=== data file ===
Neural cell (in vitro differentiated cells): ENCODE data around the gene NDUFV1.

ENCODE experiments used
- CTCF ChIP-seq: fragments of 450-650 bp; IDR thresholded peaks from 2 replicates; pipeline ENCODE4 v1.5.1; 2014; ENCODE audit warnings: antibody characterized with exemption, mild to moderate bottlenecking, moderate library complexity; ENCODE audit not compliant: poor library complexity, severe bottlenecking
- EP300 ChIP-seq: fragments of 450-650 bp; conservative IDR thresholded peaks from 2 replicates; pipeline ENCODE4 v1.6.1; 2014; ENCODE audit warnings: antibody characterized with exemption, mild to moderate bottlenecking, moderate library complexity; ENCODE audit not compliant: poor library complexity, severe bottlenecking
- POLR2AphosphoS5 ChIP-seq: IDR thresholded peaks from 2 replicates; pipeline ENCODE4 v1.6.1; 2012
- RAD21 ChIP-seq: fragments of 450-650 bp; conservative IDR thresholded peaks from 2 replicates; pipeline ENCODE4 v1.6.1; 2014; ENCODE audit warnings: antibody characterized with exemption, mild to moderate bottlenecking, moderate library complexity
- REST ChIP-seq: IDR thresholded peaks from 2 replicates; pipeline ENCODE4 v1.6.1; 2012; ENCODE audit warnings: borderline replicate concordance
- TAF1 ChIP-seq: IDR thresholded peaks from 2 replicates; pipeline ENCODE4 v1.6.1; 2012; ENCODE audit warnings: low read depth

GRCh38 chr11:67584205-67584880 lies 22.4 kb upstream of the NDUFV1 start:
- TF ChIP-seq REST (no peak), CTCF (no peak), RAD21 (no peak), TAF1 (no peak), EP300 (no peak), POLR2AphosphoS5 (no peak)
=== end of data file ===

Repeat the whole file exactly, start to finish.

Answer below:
Neural cell (in vitro differentiated cells): ENCODE data around the gene NDUFV1.

ENCODE experiments used
- CTCF ChIP-seq: fragments of 450-650 bp; IDR thresholded peaks from 2 replicates; pipeline ENCODE4 v1.5.1; 2014; ENCODE audit warnings: antibody characterized with exemption, mild to moderate bottlenecking, moderate library complexity; ENCODE audit not compliant: poor library complexity, severe bottlenecking
- EP300 ChIP-seq: fragments of 450-650 bp; conservative IDR thresholded peaks from 2 replicates; pipeline ENCODE4 v1.6.1; 2014; ENCODE audit warnings: antibody characterized with exemption, mild to moderate bottlenecking, moderate library complexity; ENCODE audit not compliant: poor library complexity, severe bottlenecking
- POLR2AphosphoS5 ChIP-seq: IDR thresholded peaks from 2 replicates; pipeline ENCODE4 v1.6.1; 2012
- RAD21 ChIP-seq: fragments of 450-650 bp; conservative IDR thresholded peaks from 2 replicates; pipeline ENCODE4 v1.6.1; 2014; ENCODE audit warnings: antibody characterized with exemption, mild to moderate bottlenecking, moderate library complexity
- REST ChIP-seq: IDR thresholded peaks from 2 replicates; pipeline ENCODE4 v1.6.1; 2012; ENCODE audit warnings: borderline replicate concordance
- TAF1 ChIP-seq: IDR thresholded peaks from 2 replicates; pipeline ENCODE4 v1.6.1; 2012; ENCODE audit warnings: low read depth

GRCh38 chr11:67584205-67584880 lies 22.4 kb upstream of the NDUFV1 start:
- TF ChIP-seq REST (no peak), CTCF (no peak), RAD21 (no peak), TAF1 (no peak), EP300 (no peak), POLR2AphosphoS5 (no peak)